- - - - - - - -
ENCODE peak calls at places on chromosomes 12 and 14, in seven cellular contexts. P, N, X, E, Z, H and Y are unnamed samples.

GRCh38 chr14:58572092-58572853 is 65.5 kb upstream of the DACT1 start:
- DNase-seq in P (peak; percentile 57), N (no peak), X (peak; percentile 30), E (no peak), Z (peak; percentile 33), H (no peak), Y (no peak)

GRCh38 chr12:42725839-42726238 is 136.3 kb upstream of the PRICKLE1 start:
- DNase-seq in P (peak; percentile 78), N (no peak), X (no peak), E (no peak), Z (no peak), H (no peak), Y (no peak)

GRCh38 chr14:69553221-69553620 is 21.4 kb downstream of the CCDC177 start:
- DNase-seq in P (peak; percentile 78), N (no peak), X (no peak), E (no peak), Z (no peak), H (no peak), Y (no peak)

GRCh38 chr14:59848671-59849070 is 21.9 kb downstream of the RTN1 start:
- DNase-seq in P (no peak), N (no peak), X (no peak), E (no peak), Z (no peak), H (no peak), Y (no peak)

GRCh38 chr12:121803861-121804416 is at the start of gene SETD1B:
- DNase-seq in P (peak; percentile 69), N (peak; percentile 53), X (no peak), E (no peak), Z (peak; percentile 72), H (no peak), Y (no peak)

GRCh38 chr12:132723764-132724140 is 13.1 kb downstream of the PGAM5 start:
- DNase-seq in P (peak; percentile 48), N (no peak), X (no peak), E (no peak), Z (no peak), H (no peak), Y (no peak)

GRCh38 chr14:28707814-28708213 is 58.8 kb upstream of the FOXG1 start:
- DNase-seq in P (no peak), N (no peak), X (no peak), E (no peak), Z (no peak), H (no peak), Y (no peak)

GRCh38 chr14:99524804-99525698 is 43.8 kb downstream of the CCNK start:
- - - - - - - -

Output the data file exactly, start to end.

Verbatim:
ENCODE peak calls at places on chromosomes 12 and 14, in seven cellular contexts. P, N, X, E, Z, H and Y are unnamed samples.

GRCh38 chr14:58572092-58572853 is 65.5 kb upstream of the DACT1 start:
- DNase-seq in P (peak; percentile 57), N (no peak), X (peak; percentile 30), E (no peak), Z (peak; percentile 33), H (no peak), Y (no peak)

GRCh38 chr12:42725839-42726238 is 136.3 kb upstream of the PRICKLE1 start:
- DNase-seq in P (peak; percentile 78), N (no peak), X (no peak), E (no peak), Z (no peak), H (no peak), Y (no peak)

GRCh38 chr14:69553221-69553620 is 21.4 kb downstream of the CCDC177 start:
- DNase-seq in P (peak; percentile 78), N (no peak), X (no peak), E (no peak), Z (no peak), H (no peak), Y (no peak)

GRCh38 chr14:59848671-59849070 is 21.9 kb downstream of the RTN1 start:
- DNase-seq in P (no peak), N (no peak), X (no peak), E (no peak), Z (no peak), H (no peak), Y (no peak)

GRCh38 chr12:121803861-121804416 is at the start of gene SETD1B:
- DNase-seq in P (peak; percentile 69), N (peak; percentile 53), X (no peak), E (no peak), Z (peak; percentile 72), H (no peak), Y (no peak)

GRCh38 chr12:132723764-132724140 is 13.1 kb downstream of the PGAM5 start:
- DNase-seq in P (peak; percentile 48), N (no peak), X (no peak), E (no peak), Z (no peak), H (no peak), Y (no peak)

GRCh38 chr14:28707814-28708213 is 58.8 kb upstream of the FOXG1 start:
- DNase-seq in P (no peak), N (no peak), X (no peak), E (no peak), Z (no peak), H (no peak), Y (no peak)

GRCh38 chr14:99524804-99525698 is 43.8 kb downstream of the CCNK start: